UK manufacturer Rycote has been quietly producing better audio since 1969, but it still has an eye – as well as an ear – on the future. In May 2023 the company’s drive for innovation and growth prompted a move to a custom-built manufacturing facility in Ashby-de-la-Zouch, Leicestershire.
The facility gave Rycote an opportunity to reassess its entire production structure, as well as make improvements to how it designs, develops, and tests its growing range of products.
But some things don’t change – and nor should they.
“Everything we make is still hand-built, from our iconic Cyclone and Nanoshield basket isolation systems to our Softie range of furry slip-on wind protection systems,” says Rycote’s operations director James Scott. “All our staff cross-train across as many processes as possible to maintain our focus on quality control, and our turnover is very low; I’ve been with the company for six years, but we’ve got staff members of upwards of 15. Many people only leave when they retire!”
Handcrafting every element of its products enables Rycote to implement quality control throughout the build, with raw materials checked against product tolerances before they even reach the shop floor, and production teams implementing inline QC processes.
“The move to Ashby also gave us the opportunity to install two Zünd cutting machines, which can handle fabrics up to 3m to within a 1mm tolerance,” adds Scott. “This precision ensures that every product we produce is right first time, every time, and it gives us the ability to digitise our patterns to create the best fit for any given width of fabric, which reduces our waste.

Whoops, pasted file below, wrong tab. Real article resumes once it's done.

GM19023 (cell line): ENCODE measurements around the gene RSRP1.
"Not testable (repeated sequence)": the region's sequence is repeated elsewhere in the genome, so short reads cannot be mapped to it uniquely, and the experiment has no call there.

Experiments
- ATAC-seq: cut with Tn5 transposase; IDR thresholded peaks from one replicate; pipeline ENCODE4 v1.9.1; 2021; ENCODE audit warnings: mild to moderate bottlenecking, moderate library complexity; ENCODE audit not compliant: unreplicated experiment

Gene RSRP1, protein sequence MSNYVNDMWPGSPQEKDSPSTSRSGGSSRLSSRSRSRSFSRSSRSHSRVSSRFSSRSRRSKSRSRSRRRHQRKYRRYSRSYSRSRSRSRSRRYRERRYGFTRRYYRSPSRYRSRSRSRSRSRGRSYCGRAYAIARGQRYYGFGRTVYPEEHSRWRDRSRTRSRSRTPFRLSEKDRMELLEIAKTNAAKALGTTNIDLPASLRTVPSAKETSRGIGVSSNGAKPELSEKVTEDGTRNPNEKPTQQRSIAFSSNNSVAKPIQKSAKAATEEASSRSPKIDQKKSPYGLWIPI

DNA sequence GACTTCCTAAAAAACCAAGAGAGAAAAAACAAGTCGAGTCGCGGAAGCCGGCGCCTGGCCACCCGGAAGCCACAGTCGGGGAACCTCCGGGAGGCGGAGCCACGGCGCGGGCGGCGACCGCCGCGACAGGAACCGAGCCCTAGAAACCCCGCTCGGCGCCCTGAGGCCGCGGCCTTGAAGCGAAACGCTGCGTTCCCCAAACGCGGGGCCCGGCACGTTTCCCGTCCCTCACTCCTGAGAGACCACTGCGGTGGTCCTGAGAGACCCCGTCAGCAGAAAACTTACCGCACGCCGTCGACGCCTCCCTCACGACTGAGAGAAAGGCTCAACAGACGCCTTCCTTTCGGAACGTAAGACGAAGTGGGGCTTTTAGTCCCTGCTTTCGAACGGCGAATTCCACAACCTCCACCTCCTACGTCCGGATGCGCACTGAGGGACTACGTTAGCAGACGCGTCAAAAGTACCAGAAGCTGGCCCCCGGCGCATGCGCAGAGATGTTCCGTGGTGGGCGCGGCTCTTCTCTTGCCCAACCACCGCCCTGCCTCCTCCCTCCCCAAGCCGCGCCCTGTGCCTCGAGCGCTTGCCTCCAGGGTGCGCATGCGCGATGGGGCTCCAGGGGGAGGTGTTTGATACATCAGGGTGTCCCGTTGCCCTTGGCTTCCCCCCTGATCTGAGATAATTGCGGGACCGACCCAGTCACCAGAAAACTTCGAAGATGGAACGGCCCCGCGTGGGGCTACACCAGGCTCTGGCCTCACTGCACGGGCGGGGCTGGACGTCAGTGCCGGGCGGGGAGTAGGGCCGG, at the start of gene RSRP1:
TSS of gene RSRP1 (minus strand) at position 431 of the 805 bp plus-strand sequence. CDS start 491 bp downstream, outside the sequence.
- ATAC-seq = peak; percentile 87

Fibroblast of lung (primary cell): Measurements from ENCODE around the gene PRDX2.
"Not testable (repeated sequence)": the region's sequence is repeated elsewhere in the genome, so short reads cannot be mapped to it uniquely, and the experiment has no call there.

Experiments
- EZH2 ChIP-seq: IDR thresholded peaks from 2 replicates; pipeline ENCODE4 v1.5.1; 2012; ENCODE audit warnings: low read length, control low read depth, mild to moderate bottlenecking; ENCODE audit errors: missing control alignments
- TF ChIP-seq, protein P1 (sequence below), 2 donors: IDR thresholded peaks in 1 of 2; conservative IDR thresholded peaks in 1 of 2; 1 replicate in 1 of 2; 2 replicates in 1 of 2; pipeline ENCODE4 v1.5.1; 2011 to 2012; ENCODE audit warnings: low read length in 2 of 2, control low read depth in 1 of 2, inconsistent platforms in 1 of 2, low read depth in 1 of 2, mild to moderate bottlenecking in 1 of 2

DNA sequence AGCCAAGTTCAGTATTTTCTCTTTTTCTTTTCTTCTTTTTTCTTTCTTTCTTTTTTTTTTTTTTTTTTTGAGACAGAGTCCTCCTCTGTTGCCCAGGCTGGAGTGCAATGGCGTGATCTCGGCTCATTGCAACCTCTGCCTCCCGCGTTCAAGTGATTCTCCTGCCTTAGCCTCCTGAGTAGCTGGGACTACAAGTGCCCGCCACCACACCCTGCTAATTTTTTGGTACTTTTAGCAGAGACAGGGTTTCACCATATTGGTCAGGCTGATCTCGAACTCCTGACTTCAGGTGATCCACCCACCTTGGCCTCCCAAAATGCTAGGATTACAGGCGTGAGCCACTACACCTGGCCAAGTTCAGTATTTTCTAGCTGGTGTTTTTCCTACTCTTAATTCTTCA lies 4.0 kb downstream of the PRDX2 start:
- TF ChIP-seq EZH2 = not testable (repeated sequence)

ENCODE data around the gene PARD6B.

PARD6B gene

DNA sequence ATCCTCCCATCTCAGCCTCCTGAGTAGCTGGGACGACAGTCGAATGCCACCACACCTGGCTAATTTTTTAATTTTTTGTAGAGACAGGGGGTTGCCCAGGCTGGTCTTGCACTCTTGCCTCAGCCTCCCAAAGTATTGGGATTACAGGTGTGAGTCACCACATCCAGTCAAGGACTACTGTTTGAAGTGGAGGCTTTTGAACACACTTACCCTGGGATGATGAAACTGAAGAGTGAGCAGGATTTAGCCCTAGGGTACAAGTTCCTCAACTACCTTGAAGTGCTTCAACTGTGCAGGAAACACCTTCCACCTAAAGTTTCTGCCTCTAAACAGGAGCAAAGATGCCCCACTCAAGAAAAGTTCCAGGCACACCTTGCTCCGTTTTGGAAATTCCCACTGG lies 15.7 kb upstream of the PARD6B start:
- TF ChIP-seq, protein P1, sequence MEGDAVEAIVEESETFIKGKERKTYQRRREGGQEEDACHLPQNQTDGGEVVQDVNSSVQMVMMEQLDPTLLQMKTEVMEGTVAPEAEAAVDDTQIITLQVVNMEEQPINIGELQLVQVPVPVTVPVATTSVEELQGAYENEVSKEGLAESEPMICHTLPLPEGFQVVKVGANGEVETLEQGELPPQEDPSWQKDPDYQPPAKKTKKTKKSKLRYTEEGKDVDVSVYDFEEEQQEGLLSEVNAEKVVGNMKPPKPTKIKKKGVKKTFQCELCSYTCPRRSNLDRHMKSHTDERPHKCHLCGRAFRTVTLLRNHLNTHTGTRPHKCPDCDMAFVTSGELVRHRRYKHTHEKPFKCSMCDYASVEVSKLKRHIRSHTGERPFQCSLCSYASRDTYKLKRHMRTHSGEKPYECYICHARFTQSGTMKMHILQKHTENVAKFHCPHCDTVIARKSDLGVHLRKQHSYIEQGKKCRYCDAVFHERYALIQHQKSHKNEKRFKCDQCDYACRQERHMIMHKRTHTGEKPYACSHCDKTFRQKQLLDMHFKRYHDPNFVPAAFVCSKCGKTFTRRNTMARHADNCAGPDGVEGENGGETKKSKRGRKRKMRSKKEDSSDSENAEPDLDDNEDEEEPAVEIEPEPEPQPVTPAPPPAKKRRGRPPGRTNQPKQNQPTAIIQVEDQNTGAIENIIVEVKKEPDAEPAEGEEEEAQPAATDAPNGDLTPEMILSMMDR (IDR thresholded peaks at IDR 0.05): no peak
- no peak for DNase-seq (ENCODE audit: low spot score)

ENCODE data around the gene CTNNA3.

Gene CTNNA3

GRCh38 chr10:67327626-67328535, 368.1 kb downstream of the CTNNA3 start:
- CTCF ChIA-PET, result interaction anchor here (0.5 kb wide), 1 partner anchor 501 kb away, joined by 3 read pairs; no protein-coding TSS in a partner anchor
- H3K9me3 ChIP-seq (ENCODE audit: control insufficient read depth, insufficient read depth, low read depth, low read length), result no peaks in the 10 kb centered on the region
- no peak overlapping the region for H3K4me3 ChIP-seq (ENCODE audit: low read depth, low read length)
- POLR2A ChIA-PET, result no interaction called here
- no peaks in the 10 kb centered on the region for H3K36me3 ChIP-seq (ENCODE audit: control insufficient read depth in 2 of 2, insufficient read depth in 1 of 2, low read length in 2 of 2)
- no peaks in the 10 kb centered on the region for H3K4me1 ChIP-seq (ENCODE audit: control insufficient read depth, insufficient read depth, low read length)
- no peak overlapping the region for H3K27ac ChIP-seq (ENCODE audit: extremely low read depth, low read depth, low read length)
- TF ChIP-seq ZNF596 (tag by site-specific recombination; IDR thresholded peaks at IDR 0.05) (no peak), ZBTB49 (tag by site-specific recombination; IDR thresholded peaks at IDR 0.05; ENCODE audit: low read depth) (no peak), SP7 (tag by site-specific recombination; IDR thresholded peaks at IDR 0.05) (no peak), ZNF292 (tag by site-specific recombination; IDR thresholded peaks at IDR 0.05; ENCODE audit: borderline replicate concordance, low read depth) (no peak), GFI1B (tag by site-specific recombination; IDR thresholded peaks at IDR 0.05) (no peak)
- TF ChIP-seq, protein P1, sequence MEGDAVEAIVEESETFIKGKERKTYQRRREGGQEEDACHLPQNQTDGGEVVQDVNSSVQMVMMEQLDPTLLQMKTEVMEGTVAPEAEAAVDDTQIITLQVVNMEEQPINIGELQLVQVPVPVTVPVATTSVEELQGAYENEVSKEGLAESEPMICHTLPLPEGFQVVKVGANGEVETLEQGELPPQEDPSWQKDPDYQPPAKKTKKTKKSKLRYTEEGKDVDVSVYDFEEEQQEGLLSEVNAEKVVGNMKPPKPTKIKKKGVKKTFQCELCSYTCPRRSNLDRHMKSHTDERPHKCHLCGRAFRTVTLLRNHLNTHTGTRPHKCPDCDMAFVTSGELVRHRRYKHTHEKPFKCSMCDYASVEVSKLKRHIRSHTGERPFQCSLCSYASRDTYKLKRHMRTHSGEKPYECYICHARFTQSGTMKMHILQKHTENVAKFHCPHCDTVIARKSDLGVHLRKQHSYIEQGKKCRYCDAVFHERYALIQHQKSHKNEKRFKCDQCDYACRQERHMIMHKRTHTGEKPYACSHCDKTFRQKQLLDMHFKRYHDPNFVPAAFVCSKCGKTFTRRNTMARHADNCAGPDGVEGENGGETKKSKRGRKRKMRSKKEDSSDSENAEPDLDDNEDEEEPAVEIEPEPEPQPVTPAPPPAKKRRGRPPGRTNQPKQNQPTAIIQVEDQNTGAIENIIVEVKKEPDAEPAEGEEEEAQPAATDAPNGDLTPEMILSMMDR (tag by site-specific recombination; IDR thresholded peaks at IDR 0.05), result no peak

“Leftovers are either recycled or reused, but there were other benefits too; we used 100 per cent recyclable materials wherever possible, such as in the wall insulation, and moving manufacturing into a facility which the company already owned also meant that we reduced the impact of operating multiple locations. Meanwhile, 90 per cent of production materials are still sourced from the UK and Europe which help us reduce our carbon footprint.”
With more room to utilise, Rycote took the opportunity to improve other quality processes. Used for testing and refining product designs, Rycote’s hemi-anechoic chamber is the biggest one in the UK that combines a hemi-anechoic chamber with a wind tunnel.
Tracy Wick is audio innovation manager: “I’m super-interested in the products we make, and this facility has enabled us to design, develop and iterate new designs which work in exactly the way that they are supposed to.
“Generating wind in an acoustically isolated environment helps us prototype better products. We not only use it to guarantee every product is of consistent quality, but also to develop new products which provide the same performance as our existing range. It not only helps us develop new innovations, but also to develop fixtures to existing products.”
The company believes that paying attention to these details is essential to continue to build on its heritage, but admits that it also needs help to do so.
“Rycote is trusted to perform in the most demanding environments, and our relationship with sound engineers has always been the backbone of product development to keep Rycote ahead of the curve,” says senior director of audio Bjørn Rennemo-Henriksen.
“Being part of the Videndum group with sister companies like JOBY and Audix gives Rycote access to a much wider range of content creators who are all looking for ways to improve their audio. It enables us to see patterns that start from one industry and then are utilised in another. We are in a very privileged position.”
And as Rycote continues to learn alongside its customer base, its new facility is helping them to keep pace.
“I’ve worked in manufacturing facilities all over the world, and I’m a massive advocate for UK manufacturing,” concludes Scott. “It’s a privilege to continue Rycote’s tradition here in the UK and by producing quality products which are perfectly fit for purpose.”